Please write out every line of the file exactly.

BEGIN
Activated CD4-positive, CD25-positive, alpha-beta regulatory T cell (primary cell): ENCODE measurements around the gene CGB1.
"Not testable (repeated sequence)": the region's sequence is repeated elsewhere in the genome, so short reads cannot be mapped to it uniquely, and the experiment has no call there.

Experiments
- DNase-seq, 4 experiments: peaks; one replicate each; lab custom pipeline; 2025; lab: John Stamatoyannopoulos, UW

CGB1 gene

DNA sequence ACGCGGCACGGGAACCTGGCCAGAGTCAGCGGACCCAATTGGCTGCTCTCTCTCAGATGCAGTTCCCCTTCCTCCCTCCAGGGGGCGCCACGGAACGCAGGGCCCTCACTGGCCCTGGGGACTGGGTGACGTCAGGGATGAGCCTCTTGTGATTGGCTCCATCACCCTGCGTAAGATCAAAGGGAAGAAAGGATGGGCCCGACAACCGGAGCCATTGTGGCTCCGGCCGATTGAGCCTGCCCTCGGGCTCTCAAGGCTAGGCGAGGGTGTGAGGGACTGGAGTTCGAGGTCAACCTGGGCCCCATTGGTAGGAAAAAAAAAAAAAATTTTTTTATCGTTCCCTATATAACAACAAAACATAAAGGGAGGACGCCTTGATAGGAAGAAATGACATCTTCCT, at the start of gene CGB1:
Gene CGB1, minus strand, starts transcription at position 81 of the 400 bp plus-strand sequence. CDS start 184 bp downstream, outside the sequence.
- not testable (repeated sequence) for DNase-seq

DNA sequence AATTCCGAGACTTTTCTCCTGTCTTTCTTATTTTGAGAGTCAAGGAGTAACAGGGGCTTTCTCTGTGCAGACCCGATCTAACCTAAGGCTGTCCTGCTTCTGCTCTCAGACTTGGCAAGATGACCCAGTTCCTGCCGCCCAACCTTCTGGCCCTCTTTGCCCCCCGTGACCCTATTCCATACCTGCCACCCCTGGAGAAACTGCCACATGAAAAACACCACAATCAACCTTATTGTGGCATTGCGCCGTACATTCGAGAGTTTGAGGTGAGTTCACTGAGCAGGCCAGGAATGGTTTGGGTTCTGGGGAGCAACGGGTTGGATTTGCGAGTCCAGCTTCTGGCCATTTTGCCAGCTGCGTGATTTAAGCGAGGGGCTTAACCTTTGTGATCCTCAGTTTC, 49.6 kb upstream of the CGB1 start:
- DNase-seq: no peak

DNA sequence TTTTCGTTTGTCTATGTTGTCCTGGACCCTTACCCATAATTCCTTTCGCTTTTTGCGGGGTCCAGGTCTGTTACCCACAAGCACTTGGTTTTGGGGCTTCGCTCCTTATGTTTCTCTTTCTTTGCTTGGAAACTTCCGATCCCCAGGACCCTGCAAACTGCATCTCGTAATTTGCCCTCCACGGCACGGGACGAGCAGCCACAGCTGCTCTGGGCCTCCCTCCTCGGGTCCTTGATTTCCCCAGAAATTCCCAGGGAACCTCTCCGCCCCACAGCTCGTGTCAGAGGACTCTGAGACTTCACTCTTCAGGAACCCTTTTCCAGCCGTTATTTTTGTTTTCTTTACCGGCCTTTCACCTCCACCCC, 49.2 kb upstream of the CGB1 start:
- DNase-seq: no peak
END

Activated CD4-positive, CD25-positive, alpha-beta regulatory T cell (primary cell): ENCODE measurements around the gene CGB1.
"Not testable (repeated sequence)": the region's sequence is repeated elsewhere in the genome, so short reads cannot be mapped to it uniquely, and the experiment has no call there.

Experiments
- DNase-seq, 4 experiments: peaks; one replicate each; lab custom pipeline; 2025; lab: John Stamatoyannopoulos, UW

CGB1 gene

DNA sequence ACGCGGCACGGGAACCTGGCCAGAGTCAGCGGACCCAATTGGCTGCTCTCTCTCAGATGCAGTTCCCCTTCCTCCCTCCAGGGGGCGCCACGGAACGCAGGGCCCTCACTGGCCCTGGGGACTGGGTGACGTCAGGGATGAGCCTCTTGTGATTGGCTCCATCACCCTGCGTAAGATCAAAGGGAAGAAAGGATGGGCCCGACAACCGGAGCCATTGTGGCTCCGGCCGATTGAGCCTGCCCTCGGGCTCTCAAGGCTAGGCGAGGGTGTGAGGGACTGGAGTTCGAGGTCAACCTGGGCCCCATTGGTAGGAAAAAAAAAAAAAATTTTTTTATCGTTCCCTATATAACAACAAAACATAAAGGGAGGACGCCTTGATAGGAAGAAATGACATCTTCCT, at the start of gene CGB1:
Gene CGB1, minus strand, starts transcription at position 81 of the 400 bp plus-strand sequence. CDS start 184 bp downstream, outside the sequence.
- not testable (repeated sequence) for DNase-seq

DNA sequence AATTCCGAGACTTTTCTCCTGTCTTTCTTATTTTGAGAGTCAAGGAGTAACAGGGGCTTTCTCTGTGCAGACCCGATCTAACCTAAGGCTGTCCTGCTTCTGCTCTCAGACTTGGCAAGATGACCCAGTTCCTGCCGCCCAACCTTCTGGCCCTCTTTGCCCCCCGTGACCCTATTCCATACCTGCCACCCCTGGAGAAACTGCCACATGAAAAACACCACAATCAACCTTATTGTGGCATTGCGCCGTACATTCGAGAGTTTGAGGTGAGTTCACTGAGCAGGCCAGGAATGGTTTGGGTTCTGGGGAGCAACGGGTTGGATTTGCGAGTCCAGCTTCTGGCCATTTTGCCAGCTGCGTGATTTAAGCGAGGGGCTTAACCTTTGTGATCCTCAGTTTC, 49.6 kb upstream of the CGB1 start:
- DNase-seq: no peak

DNA sequence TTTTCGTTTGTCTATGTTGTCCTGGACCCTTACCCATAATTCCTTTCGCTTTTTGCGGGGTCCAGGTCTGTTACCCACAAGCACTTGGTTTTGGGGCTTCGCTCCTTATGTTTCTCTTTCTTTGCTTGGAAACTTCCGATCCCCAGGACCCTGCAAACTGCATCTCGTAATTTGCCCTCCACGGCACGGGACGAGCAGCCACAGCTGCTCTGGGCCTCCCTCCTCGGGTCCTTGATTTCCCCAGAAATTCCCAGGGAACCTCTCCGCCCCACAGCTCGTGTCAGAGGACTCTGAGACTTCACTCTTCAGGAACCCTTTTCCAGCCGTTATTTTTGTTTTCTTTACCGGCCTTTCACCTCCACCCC, 49.2 kb upstream of the CGB1 start:
- DNase-seq: no peak